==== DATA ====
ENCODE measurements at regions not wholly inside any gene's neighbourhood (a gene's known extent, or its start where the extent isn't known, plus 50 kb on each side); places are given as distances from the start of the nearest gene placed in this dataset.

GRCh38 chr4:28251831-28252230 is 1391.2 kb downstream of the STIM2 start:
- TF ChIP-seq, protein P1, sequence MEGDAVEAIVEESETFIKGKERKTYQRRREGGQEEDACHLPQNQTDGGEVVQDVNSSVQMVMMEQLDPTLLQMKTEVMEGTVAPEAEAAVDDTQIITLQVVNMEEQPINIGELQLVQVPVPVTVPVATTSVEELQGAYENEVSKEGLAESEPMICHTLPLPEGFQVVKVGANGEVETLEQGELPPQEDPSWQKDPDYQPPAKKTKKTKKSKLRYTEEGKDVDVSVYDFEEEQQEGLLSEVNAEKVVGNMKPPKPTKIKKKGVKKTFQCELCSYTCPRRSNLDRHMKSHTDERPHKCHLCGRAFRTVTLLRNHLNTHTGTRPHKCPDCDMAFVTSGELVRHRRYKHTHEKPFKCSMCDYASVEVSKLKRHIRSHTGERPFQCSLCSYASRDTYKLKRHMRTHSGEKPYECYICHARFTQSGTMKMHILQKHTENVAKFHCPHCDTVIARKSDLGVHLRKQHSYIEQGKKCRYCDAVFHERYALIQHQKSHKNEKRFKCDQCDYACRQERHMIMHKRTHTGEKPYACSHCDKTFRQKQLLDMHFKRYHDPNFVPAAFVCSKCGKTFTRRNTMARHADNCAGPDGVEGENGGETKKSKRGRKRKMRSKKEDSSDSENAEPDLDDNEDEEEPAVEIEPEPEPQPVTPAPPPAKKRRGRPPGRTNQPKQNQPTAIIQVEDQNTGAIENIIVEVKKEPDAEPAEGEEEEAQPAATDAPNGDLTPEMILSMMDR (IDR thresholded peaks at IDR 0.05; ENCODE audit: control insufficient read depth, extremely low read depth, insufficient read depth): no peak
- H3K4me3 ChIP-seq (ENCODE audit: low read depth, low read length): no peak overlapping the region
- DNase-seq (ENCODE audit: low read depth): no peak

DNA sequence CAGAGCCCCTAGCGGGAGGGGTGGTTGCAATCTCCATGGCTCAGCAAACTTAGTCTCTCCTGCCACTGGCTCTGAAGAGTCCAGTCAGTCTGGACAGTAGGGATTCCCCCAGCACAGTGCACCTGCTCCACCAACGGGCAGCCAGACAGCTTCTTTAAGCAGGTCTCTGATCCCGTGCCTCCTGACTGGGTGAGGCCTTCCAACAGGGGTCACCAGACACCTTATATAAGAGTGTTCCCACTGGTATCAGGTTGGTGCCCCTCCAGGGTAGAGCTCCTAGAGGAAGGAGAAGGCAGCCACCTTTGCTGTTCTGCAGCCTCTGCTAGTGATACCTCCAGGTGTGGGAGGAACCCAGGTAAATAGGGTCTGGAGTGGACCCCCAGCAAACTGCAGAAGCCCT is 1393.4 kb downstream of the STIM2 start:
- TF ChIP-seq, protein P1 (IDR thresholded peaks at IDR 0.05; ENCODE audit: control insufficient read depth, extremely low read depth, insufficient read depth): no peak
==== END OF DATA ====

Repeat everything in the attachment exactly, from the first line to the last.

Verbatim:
ENCODE measurements at regions not wholly inside any gene's neighbourhood (a gene's known extent, or its start where the extent isn't known, plus 50 kb on each side); places are given as distances from the start of the nearest gene placed in this dataset.

GRCh38 chr4:28251831-28252230 is 1391.2 kb downstream of the STIM2 start:
- TF ChIP-seq, protein P1, sequence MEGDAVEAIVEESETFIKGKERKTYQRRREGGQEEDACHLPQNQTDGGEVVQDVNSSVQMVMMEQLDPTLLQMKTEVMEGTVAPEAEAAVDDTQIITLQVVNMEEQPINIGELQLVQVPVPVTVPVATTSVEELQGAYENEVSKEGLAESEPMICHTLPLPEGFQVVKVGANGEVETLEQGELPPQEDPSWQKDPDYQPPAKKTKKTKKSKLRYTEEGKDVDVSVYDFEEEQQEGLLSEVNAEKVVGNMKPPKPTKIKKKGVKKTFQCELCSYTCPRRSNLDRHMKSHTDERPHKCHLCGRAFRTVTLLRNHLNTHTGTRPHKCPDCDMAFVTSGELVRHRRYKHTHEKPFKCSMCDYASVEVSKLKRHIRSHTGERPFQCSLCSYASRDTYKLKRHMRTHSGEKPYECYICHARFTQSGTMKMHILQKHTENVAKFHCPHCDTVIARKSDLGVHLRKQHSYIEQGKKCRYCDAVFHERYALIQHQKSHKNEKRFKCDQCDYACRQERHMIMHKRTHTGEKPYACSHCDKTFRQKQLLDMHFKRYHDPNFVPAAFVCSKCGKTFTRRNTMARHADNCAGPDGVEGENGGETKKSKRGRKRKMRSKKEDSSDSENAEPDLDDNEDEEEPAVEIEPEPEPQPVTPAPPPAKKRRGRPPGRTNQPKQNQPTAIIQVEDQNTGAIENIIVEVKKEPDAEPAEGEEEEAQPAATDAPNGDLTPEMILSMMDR (IDR thresholded peaks at IDR 0.05; ENCODE audit: control insufficient read depth, extremely low read depth, insufficient read depth): no peak
- H3K4me3 ChIP-seq (ENCODE audit: low read depth, low read length): no peak overlapping the region
- DNase-seq (ENCODE audit: low read depth): no peak

DNA sequence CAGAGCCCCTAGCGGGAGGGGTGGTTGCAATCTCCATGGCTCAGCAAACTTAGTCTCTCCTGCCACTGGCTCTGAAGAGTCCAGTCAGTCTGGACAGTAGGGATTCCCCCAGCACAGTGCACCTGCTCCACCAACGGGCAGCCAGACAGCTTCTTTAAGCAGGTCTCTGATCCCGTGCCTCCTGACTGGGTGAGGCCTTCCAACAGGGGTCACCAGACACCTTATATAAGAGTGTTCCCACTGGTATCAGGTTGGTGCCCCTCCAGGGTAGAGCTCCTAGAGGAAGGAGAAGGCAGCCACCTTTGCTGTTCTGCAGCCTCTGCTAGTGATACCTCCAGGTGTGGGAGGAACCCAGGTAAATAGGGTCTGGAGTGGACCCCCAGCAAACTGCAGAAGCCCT is 1393.4 kb downstream of the STIM2 start:
- TF ChIP-seq, protein P1 (IDR thresholded peaks at IDR 0.05; ENCODE audit: control insufficient read depth, extremely low read depth, insufficient read depth): no peak